The following press release appeared a few days ago.
7 July 2011
Two important milestones in the development of Australia’s e-health system have been met with the key appointment of the National Change and Adoption Partner and the release of the Personally Controlled Electronic Health Record System: Legislation issues paper.
“E-health records will drive safer, more efficient and better quality healthcare for Australians. It is one of the important elements of national health reform,” Minister Roxon said.
“Patients will no longer have to remember every immunisation, every medical test, and every prescription as they move from doctor to doctor.
A consortium headed by McKinsey and Company has been selected to lead the national change and adoption process as Australia moves to introduce Personally Controlled Electronic Health Records (PCEHR) next year.
“The National Change and Adoption Partner will help educate and support the training and information needs of the health workforce who will use the system,” Minister Roxon said.
“The consortium will plan, design and develop training, guidance and tools in collaboration with clinicians and software providers. It will also provide change management support for clinicians including at the 12 lead implementation sites.
“From 1 July 2012, Australians will be able to choose to have a personal eHealth record, giving individuals a level of control over their health information never previously available.
“For doctors, nurses, pharmacists and other health professionals, PCEHRs will help transform Australia’s health system, improving the security of patient information and allowing for better clinical assessments and more efficient, effective treatment.”
“The Commonwealth is investing up to $29.9 million for this important contract for e health implementation.
The Change and Adoption Partner consortium led by McKinsey and Company also includes PricewaterhouseCoopers, Hill & Knowlton, Workstar, Event Planet, Ocean Informatics, Alfred Health, Salmat and the Australian General Practice Network (AGPN).
Submissions made on the Personally Controlled Electronic Health Record System: Legislation issues paper will inform the drafting of legislation around the PCEHR system. Draft legislation will later be released for a further round of public consultation before introduction in Parliament later this year.
The legislation issues paper may be viewed, and submissions made, at www.yourhealth.gov.au, for a period of four weeks until 5pm Wednesday 3 August 2011.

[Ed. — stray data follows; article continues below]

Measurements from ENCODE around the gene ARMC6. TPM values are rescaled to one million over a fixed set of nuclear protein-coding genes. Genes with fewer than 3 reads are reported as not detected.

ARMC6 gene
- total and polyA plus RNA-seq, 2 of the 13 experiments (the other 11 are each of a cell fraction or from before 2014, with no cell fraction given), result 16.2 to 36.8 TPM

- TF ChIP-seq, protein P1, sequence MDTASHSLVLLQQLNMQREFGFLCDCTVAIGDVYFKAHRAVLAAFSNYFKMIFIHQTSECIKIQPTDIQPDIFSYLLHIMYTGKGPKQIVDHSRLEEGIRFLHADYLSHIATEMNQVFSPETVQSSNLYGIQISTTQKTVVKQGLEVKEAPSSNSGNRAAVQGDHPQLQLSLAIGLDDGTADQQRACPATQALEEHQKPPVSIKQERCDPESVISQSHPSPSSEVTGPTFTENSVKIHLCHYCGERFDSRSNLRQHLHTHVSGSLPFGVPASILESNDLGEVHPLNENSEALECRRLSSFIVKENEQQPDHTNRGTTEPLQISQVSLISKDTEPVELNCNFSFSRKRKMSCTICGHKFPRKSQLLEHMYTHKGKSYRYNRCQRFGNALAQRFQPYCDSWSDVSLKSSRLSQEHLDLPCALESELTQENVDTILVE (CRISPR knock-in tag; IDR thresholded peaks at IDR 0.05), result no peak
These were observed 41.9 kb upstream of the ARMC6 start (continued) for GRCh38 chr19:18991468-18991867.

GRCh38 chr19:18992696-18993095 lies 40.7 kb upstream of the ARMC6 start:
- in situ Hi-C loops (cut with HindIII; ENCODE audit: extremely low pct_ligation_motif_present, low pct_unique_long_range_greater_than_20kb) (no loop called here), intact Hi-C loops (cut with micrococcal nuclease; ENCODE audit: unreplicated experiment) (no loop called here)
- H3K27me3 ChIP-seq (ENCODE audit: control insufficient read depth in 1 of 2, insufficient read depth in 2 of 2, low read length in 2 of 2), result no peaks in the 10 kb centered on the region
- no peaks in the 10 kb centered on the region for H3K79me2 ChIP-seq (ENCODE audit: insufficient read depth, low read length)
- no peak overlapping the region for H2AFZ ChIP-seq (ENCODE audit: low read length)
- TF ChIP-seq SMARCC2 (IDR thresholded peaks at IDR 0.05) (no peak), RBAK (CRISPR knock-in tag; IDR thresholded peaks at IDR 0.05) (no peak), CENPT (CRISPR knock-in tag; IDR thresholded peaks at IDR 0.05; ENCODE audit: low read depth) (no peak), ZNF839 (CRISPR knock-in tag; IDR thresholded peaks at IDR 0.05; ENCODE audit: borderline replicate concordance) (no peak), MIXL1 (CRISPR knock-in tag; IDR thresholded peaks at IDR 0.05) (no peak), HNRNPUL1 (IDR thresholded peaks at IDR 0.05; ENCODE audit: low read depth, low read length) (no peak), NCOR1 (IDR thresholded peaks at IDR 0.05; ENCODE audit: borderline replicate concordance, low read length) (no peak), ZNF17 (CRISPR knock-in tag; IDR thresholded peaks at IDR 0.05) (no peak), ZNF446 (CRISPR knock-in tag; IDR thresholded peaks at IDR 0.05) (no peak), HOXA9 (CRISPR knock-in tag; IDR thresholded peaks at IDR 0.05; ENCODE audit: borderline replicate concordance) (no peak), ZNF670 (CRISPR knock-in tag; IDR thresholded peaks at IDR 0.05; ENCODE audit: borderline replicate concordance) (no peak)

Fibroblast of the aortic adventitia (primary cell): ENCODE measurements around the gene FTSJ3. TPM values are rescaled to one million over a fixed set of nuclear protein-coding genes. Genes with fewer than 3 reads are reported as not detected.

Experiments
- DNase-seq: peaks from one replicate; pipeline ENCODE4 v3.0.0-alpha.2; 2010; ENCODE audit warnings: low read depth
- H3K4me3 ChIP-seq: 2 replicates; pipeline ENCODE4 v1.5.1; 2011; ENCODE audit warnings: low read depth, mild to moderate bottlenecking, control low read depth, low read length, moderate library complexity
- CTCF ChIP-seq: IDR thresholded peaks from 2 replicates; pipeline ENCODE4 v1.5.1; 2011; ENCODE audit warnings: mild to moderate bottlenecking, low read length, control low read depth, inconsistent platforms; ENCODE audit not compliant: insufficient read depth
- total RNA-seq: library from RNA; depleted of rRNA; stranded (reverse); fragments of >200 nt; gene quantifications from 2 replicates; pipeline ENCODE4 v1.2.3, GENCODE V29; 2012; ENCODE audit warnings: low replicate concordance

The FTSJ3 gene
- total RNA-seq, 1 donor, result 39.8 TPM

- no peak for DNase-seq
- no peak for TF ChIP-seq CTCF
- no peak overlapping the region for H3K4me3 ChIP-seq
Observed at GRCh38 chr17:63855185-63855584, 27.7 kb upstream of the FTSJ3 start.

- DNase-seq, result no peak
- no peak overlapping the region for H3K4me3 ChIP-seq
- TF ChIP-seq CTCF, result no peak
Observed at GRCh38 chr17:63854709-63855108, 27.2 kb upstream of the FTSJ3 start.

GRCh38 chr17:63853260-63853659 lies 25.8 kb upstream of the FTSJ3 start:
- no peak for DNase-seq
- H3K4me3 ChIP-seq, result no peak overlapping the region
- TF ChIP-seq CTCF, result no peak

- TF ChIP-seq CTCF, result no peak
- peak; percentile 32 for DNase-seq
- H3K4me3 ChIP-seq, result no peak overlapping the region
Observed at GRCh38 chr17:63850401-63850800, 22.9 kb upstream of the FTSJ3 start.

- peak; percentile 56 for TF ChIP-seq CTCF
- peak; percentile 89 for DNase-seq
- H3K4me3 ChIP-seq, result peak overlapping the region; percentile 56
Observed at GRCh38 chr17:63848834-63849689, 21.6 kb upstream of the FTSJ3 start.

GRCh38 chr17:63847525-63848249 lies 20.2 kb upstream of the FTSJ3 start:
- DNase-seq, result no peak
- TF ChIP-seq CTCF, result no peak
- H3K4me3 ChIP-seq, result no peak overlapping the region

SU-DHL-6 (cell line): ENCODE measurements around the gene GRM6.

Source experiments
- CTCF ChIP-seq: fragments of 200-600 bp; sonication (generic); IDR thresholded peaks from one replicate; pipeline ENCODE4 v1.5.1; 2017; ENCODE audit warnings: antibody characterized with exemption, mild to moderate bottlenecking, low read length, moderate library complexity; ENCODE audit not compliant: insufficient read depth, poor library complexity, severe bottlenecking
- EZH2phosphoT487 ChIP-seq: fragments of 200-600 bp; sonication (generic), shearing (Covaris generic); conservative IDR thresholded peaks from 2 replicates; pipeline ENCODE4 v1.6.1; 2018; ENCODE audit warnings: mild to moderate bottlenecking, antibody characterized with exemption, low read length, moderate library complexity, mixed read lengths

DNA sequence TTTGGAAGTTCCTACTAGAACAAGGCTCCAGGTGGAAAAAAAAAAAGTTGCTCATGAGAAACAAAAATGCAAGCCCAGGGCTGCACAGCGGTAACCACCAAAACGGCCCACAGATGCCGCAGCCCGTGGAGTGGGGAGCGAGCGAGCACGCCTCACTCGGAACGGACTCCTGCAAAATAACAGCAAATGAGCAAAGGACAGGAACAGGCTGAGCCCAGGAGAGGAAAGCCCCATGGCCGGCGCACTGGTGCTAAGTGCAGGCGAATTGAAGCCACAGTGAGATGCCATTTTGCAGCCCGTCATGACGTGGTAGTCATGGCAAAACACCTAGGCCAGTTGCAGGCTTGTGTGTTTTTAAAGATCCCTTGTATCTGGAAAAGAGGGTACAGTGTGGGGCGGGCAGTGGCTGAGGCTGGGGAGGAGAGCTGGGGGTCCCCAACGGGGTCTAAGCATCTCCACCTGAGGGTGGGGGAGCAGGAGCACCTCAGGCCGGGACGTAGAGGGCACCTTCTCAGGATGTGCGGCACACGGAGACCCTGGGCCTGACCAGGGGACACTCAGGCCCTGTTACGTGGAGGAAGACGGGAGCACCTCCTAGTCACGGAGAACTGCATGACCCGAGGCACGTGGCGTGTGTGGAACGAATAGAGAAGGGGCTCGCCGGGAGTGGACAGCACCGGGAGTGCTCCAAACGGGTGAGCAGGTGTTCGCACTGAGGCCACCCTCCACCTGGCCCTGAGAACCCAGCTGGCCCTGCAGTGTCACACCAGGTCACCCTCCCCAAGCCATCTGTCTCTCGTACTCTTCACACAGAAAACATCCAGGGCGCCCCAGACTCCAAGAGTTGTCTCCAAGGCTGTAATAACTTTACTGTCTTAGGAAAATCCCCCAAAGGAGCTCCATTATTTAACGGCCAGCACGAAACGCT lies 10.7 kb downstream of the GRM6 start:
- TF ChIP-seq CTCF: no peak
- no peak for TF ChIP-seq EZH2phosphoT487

The release is found here:
Press coverage is found here:
- Fran Foo
- From: Australian IT
- July 07, 2011
A MCKINSEY and Co-led consortium has been given the thumbs up by the Gillard government to run a key component of the $467 million personally controlled e-health record project.
The news comes as Health Minister Nicola Roxon today called for input into the proposed PCEHR legislation.
As national change and adoption partner for the project, McKinsey will lead a cohort that includes PricewaterhouseCoopers, Workstar, Event Planet, Ocean Informatics, Alfred Health, Salmat, the Australian General Practice Network and public relations agency Hill & Knowlton.
Ms Roxon said the government was investing up to $29.9m in the change management aspect of the project.
"The national change and adoption partner will help educate and support the training and information needs of the health workforce who will use the system," Ms Roxon said in a statement.
She said the consortium was charged with planning, designing and developing training, guidance and tools in collaboration with clinicians and software providers to support the PCEHR rollout.
The group will provide change management support for clinicians that will also cover 12 lead implementation sites.
"From July 1, 2012, Australians will be able to choose to have a personal e-health record, giving individuals a level of control over their health information never previously available.
"For doctors, nurses, pharmacists and other health professionals, PCEHRs will help transform Australia's health system, improving the security of patient information and allowing for better clinical assessments and more efficient, effective treatment," she said.
By Suzanne Tindal, ZDNet.com.au on July 7th, 2011